Local planning authorities can be placed under special measures if they fail to determine 70% or more of the major applications they handle within 13 weeks (applications for 10 homes or more, or the equivalent commercial floorspace), or if more than 20% of major applications decisions are overturned on appeal.
Local planning authorities under special measures will have applications determined by the planning inspectorate and will lose a proportion of the application fee. Special measures designation will be reviewed annually to allow improving authorities to regain their determination powers.
Under certain circumstances, the Secretary of State may 'call in' planning applications to decide them themselves rather than leaving them to the local planning authority. For more information see Called-in planning applications.
The government sees the planning system as a barrier to growth and as a consequence has brought in a large number of significant changes aimed at speeding up the process and reducing red tape. This is seen by some as a welcome relaxation enabling businesses and home owners to adapt more easily to changing circumstances, whilst others see it as a bonfire of policy that creates a developer's charter.
 Penfold review (2010)
Following the recommendations of the Killian Pretty Review in 2008, the Penfold Review made a number of recommendations for streamlining non-planning consents, some of which are now being implemented by the government. For more information see Penfold Review. See Penfold Review for more information.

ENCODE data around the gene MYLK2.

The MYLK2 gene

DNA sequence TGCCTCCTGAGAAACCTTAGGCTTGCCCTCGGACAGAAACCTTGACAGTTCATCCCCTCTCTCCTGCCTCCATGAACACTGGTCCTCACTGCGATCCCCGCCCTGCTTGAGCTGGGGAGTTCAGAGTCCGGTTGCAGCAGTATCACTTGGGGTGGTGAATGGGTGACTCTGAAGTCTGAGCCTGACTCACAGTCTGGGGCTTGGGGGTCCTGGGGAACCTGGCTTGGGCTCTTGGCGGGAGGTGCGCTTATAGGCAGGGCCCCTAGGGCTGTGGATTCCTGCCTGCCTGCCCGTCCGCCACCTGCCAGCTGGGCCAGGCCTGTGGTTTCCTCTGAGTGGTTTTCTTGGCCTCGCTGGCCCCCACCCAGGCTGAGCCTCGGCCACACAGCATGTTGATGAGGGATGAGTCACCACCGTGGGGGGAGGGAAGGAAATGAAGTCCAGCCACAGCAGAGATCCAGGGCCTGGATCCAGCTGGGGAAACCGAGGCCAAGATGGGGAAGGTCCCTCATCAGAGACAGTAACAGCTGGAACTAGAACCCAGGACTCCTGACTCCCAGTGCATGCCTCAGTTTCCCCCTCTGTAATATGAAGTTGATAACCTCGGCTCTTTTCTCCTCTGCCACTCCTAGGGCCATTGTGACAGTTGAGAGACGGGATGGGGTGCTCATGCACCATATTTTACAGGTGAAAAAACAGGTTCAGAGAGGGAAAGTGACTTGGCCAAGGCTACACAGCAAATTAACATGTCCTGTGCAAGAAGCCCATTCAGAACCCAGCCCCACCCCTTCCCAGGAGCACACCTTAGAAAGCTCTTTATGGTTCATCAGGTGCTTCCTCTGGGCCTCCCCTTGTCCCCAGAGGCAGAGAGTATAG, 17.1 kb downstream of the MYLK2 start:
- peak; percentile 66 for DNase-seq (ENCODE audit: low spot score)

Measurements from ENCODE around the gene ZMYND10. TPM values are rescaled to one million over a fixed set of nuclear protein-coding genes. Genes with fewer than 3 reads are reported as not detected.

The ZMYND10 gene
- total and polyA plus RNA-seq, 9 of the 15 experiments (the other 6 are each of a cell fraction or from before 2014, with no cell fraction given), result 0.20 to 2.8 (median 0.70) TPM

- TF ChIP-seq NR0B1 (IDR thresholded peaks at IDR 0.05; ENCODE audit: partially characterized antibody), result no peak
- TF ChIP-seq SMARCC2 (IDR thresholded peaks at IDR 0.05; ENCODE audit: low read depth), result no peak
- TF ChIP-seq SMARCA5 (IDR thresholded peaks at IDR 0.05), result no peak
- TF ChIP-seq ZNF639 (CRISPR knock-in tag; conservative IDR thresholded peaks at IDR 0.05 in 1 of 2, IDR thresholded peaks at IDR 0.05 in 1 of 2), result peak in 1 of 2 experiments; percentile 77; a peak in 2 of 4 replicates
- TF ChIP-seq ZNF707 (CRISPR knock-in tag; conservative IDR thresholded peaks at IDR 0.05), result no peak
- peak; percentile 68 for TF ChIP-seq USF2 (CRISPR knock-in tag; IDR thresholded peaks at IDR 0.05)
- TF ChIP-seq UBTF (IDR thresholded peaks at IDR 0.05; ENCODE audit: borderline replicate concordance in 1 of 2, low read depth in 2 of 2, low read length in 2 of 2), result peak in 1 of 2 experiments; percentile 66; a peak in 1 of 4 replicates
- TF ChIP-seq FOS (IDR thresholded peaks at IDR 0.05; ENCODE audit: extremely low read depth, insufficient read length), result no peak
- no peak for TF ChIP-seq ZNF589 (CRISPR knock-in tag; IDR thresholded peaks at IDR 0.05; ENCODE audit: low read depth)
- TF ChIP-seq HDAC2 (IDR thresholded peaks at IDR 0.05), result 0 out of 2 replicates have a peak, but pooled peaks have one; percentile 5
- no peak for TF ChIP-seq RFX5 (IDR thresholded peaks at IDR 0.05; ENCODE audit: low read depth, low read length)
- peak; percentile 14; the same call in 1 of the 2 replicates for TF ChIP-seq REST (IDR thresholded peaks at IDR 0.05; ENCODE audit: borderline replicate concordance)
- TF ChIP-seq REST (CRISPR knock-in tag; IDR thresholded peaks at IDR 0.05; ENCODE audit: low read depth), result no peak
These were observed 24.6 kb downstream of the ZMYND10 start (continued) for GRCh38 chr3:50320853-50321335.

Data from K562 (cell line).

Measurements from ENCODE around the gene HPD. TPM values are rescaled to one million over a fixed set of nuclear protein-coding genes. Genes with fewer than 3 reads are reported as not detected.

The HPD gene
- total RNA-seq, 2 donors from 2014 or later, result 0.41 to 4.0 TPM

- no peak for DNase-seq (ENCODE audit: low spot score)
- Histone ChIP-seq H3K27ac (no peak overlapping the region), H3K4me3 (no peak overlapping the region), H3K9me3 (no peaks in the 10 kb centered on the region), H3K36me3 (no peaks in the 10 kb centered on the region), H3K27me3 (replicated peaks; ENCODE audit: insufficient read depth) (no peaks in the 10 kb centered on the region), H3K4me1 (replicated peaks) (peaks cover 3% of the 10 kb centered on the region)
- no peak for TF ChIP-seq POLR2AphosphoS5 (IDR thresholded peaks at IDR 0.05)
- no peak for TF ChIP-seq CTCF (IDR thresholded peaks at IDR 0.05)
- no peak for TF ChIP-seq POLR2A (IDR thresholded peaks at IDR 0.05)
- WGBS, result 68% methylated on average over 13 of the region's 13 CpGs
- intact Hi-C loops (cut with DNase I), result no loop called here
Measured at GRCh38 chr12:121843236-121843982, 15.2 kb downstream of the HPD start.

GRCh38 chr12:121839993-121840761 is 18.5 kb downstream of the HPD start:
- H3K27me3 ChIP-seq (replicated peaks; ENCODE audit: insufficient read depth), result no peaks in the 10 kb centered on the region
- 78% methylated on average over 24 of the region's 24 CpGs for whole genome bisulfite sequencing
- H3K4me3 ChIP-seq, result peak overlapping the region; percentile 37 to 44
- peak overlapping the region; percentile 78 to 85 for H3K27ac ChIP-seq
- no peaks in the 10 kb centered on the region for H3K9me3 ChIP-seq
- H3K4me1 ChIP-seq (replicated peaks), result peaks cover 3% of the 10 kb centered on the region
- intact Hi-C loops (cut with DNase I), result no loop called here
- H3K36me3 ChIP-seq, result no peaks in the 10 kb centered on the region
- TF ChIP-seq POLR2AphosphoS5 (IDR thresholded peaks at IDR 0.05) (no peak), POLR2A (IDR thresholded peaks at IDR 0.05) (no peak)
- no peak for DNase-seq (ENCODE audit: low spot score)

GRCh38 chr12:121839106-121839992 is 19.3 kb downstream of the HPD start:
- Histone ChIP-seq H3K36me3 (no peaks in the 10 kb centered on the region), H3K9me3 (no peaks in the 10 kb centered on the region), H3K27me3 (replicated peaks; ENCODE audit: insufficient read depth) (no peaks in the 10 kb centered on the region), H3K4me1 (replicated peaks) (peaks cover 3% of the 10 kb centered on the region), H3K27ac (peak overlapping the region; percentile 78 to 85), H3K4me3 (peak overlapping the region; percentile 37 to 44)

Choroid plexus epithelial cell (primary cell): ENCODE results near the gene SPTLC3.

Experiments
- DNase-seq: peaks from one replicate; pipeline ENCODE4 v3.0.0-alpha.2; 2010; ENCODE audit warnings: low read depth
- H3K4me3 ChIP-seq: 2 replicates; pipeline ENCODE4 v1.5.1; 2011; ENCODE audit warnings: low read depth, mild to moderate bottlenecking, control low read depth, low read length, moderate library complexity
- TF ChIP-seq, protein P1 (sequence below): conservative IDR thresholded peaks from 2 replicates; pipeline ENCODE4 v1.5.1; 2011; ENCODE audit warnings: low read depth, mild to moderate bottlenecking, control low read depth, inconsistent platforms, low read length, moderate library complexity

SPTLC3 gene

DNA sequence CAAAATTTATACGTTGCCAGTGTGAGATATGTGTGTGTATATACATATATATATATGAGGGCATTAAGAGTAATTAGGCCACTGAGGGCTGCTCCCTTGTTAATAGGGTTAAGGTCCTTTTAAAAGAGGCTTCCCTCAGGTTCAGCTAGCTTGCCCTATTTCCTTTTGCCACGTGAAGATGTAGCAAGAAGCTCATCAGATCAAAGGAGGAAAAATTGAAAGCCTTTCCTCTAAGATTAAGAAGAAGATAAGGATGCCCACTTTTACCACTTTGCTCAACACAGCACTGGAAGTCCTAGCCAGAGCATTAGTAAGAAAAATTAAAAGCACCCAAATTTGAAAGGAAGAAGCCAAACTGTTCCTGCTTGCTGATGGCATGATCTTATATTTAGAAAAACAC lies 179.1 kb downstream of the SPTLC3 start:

Localism Act (2011)
The Localism Act sets out a series of measures intended to transfer power from central government to local authorities and local communities. It is intended ‘…to help people and their locally elected representatives to achieve their own ambitions.’ In relation to planning, this includes; abolishing regional planning strategies, creates neighbourhood planning and reforms the community infrastructure levy. See Localism Act for more information.
 National Planning Policy Framework (2012)
The National Planning Policy Framework proposes that there should be a presumption in favour of sustainable development, that determination should be plan-led and that planning authorities should grant permission wherever the local plan is absent, silent, or out of date. The framework also proposes that local communities will be able to produce their own neighbourhood plans.
 Taylor review (2012)
In addition to the radical reform brought about by the framework, Lord Taylor's review of planning guidance External review of government planning practice guidance: report submitted by Lord Taylor of Goss Moor has found that it is unfit for purpose. He suggests that 80% could be scrapped and has called for the process to begin early in 2013. See Taylor Review for more information.
In October 2013, Planning Minister Nick Boles announced aphased programme to reduce the number of technical planning regulations to 78 - a reduction of 57%.